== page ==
that I feel most drawn to the ancient Minoan/Greek/Mediterranean
cultures, but not exclusively so.
In other words,
I'm just not sure about the existence of a whole bunch
I got the original
joke from the Minnesota storyteller Steven Posch-Coward, who called
himself a polyatheist.
I am in effect an agnostic polytheist. I have no idea if there is
actually a "God" or what that might mean; I think the
Divine, if there is such a thing, is an enormous mystery, probably
unknowable or inconceivable to us in its essence.
However, when I
experience what I believe to be "the Divine," it is through
multiple forms, particularly the gods & goddesses of antiquity
who personify aspects of Nature (e.g., the Greek goddess
Demeter, the harvest mother).
can also be described as mystical or transcendental pantheism, is the
belief that the divine is simultaneously imminent and transcendant. A
great exploration of these concepts can be found here
if you'd like to read more.
Long ago I
determined that for me to identify with any religion, it would need
to be both rational and ecstatic. The personal form of
Neo-Paganism I have developed over the last ten years answers this
requirement pretty well. There's no need for me to shut down my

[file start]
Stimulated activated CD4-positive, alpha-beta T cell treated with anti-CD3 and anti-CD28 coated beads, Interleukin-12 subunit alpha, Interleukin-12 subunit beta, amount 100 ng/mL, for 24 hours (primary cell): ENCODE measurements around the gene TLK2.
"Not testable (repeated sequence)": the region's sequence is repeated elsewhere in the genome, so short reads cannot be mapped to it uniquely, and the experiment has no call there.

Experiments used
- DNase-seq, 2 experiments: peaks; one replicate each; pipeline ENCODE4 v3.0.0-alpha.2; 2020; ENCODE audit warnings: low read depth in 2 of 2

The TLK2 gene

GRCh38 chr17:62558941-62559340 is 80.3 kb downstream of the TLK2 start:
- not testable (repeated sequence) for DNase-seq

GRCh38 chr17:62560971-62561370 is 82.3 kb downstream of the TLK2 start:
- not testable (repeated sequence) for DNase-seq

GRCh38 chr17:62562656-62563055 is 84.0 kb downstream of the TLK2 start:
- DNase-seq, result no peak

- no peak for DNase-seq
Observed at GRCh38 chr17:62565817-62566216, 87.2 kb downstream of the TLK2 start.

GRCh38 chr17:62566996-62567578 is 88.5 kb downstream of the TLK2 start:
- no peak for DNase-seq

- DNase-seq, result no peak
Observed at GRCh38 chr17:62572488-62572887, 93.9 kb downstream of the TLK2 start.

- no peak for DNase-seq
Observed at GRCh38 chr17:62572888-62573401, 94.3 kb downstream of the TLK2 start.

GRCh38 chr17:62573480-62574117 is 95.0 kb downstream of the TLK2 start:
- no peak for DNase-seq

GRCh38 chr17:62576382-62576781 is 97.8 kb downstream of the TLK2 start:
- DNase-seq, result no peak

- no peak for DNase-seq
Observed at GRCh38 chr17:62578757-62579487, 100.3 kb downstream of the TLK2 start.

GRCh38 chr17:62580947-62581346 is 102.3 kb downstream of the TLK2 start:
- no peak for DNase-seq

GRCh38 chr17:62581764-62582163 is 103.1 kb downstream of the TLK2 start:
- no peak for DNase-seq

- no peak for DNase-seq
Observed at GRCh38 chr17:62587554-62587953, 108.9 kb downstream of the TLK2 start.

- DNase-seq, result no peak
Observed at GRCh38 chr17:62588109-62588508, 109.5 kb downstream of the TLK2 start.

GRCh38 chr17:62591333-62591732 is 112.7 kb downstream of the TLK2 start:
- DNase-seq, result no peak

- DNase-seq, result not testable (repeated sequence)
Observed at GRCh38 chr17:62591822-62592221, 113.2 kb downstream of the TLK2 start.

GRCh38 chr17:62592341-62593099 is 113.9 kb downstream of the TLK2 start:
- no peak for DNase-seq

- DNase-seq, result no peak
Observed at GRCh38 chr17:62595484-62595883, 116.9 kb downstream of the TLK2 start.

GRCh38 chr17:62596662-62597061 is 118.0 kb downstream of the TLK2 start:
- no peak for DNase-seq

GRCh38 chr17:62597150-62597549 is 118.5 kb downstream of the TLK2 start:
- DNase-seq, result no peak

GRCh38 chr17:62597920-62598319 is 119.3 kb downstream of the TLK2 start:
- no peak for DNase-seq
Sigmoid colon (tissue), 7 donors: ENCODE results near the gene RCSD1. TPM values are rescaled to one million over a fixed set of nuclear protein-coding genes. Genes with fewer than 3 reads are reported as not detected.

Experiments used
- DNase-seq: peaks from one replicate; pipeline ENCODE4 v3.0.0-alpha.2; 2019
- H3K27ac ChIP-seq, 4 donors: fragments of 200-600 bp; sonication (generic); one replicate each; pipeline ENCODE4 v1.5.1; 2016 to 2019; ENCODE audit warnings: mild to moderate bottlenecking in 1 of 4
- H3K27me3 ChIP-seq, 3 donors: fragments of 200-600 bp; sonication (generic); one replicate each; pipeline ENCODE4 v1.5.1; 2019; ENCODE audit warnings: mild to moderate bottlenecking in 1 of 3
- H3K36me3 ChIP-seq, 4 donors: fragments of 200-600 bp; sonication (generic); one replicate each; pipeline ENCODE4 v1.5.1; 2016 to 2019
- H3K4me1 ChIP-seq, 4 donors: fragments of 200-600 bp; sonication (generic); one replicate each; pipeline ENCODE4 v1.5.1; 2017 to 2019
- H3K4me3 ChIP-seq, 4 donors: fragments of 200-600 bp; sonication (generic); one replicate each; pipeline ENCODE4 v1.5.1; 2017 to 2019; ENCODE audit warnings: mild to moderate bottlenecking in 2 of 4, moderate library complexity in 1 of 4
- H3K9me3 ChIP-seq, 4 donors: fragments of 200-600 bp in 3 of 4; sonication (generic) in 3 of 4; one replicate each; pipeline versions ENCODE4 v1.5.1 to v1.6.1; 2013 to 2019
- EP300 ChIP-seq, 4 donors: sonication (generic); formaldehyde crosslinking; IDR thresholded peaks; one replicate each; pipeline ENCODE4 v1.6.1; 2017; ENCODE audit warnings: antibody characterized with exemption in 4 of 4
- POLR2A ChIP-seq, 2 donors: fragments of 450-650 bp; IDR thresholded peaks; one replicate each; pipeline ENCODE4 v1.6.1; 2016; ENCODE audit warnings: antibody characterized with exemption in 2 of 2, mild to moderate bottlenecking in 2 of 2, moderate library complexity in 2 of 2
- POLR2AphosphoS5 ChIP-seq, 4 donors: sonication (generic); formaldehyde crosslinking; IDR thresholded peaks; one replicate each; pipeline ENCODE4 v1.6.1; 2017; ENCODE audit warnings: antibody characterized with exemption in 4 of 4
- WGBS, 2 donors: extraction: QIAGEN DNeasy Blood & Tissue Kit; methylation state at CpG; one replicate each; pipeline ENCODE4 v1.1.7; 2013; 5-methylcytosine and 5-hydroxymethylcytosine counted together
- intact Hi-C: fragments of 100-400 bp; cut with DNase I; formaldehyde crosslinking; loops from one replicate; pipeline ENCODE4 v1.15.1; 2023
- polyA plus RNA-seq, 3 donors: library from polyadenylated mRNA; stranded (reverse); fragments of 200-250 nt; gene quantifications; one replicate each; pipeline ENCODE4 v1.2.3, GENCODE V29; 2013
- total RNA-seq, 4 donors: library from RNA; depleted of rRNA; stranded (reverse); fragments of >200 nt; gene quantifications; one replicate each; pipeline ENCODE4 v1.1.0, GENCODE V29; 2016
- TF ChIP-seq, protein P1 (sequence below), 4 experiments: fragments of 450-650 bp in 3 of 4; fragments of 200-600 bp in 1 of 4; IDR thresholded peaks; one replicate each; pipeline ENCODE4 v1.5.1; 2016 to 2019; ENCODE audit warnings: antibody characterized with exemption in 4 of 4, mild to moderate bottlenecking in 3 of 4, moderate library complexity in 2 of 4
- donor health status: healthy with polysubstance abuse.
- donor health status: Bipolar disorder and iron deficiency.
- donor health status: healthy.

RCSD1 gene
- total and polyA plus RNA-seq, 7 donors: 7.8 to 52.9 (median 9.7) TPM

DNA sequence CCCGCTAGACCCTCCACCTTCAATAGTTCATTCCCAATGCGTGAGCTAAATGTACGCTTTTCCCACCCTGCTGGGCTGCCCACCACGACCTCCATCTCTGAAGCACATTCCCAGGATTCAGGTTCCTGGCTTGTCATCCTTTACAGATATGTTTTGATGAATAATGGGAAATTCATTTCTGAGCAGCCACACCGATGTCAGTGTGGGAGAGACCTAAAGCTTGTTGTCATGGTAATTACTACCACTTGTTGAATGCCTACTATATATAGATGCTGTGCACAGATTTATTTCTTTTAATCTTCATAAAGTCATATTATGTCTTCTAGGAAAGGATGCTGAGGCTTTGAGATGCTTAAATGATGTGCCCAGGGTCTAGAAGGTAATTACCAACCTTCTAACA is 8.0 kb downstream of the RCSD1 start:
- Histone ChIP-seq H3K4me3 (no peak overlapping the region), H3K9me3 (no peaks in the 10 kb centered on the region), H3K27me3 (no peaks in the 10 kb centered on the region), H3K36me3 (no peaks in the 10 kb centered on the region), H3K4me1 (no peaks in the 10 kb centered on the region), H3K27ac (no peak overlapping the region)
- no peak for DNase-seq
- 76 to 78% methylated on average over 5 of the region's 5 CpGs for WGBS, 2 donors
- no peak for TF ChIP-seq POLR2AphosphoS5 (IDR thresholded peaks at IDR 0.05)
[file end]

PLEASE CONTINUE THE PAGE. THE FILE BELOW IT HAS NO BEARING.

reasoning capabilities in order to "believe" in this or
that; but at the same time, I partake of a surpassing richness of
experience which deepens all the colors of my life.
This expresses the
flavor of the particular deities who appeal to me. Chthonic means
"of the earth;" it suggests energies of a darker and more
primal sort, as explored in the ancient mystery religions of
non-Classical Greece. It's often used to describe the older
agricultural and/or underworld deities, like Demeter, Persephone, Dionysos.
I've always been
"Pagan" even before I knew there was such a thing as
Neo-Paganism; and I still consider myself "Pagan" even when
Neo-Paganism isn't a perfect fit, which is often.
For me, Nature is
God (or rather, Goddess), and gratitude is the true basis of worship.
There seems to me no saner or more beautiful way to worship than to
celebrate life, the senses, the seasons, the sun and moon, the land
and all the gifts of the Earth.
The maenads (the
bacchae, bacchantes, bacchanals, Thyiades) were the wild women
followers of Dionysos, the god of
wine. I am devoted to this god and his mythos, and I deeply identify
with Ariadne, the god's beloved and the high priestess of the
maenads. But my journey on this path is just beginning, hence "aspiring."